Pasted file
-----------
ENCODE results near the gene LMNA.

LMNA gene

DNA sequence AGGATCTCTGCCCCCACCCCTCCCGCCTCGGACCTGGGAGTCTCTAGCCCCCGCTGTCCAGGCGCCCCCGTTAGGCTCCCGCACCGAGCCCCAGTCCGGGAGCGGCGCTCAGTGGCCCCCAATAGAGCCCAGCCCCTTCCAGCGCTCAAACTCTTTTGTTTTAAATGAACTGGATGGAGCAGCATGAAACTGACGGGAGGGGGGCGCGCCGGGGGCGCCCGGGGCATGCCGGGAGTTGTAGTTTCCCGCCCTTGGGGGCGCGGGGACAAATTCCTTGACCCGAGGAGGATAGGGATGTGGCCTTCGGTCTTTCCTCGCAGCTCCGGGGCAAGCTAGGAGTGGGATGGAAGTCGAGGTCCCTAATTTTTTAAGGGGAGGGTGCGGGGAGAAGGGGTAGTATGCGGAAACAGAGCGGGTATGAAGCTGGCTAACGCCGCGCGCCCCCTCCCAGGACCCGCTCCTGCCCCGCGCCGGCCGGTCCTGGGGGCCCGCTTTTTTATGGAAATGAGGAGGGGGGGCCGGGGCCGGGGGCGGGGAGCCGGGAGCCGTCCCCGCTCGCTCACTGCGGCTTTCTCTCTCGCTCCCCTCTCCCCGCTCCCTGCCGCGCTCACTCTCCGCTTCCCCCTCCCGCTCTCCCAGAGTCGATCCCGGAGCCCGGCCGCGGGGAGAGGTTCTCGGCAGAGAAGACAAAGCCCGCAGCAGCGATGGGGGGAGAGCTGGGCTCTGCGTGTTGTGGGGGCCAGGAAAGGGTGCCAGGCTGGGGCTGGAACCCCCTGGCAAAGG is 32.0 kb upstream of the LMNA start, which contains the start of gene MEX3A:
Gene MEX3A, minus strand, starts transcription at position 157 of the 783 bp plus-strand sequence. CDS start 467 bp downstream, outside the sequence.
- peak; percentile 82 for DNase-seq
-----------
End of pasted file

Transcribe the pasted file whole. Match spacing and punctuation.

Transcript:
ENCODE results near the gene LMNA.

LMNA gene

DNA sequence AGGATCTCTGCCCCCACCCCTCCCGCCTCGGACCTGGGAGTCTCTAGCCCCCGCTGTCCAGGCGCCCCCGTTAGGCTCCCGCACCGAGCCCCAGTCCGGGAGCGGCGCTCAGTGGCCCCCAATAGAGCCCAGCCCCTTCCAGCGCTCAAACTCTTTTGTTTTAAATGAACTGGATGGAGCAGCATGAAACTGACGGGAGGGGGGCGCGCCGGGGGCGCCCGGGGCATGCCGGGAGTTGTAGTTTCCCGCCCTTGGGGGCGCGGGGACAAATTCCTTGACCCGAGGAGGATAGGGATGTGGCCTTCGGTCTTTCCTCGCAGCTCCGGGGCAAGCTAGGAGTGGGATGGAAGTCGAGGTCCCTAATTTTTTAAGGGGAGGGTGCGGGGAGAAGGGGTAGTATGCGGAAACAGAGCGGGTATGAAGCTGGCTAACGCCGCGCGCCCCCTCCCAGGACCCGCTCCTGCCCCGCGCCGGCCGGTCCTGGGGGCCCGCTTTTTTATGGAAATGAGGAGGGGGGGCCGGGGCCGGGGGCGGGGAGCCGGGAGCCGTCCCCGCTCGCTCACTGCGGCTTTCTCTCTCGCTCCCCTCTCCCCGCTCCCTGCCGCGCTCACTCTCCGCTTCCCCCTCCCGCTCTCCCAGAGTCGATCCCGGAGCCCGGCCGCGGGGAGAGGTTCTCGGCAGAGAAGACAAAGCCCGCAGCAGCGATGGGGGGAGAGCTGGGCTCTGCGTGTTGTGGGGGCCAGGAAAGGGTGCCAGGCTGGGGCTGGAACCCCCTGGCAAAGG is 32.0 kb upstream of the LMNA start, which contains the start of gene MEX3A:
Gene MEX3A, minus strand, starts transcription at position 157 of the 783 bp plus-strand sequence. CDS start 467 bp downstream, outside the sequence.
- peak; percentile 82 for DNase-seq